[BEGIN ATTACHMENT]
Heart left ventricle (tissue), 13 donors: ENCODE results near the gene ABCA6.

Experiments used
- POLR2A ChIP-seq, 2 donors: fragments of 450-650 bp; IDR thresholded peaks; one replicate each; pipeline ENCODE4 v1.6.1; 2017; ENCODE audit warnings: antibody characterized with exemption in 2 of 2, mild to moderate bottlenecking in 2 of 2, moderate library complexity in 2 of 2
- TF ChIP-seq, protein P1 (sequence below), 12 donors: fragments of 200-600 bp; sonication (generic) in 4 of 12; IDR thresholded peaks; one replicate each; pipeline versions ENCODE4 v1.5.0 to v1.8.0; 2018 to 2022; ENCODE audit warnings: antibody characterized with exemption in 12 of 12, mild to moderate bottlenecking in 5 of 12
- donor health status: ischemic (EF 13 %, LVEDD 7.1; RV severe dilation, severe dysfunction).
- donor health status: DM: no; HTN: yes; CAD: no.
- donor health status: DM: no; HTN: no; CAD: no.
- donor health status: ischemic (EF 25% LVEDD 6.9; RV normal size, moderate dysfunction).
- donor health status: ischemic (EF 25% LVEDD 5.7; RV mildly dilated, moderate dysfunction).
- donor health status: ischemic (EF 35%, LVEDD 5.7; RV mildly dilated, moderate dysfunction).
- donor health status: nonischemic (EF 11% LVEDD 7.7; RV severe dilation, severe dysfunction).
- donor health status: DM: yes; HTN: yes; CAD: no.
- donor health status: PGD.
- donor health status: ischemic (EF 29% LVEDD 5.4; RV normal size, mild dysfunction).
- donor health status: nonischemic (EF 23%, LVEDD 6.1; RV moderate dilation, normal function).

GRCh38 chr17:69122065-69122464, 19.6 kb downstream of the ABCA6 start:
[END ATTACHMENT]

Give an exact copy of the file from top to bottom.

Heart left ventricle (tissue), 13 donors: ENCODE results near the gene ABCA6.

Experiments used
- POLR2A ChIP-seq, 2 donors: fragments of 450-650 bp; IDR thresholded peaks; one replicate each; pipeline ENCODE4 v1.6.1; 2017; ENCODE audit warnings: antibody characterized with exemption in 2 of 2, mild to moderate bottlenecking in 2 of 2, moderate library complexity in 2 of 2
- TF ChIP-seq, protein P1 (sequence below), 12 donors: fragments of 200-600 bp; sonication (generic) in 4 of 12; IDR thresholded peaks; one replicate each; pipeline versions ENCODE4 v1.5.0 to v1.8.0; 2018 to 2022; ENCODE audit warnings: antibody characterized with exemption in 12 of 12, mild to moderate bottlenecking in 5 of 12
- donor health status: ischemic (EF 13 %, LVEDD 7.1; RV severe dilation, severe dysfunction).
- donor health status: DM: no; HTN: yes; CAD: no.
- donor health status: DM: no; HTN: no; CAD: no.
- donor health status: ischemic (EF 25% LVEDD 6.9; RV normal size, moderate dysfunction).
- donor health status: ischemic (EF 25% LVEDD 5.7; RV mildly dilated, moderate dysfunction).
- donor health status: ischemic (EF 35%, LVEDD 5.7; RV mildly dilated, moderate dysfunction).
- donor health status: nonischemic (EF 11% LVEDD 7.7; RV severe dilation, severe dysfunction).
- donor health status: DM: yes; HTN: yes; CAD: no.
- donor health status: PGD.
- donor health status: ischemic (EF 29% LVEDD 5.4; RV normal size, mild dysfunction).
- donor health status: nonischemic (EF 23%, LVEDD 6.1; RV moderate dilation, normal function).

GRCh38 chr17:69122065-69122464, 19.6 kb downstream of the ABCA6 start: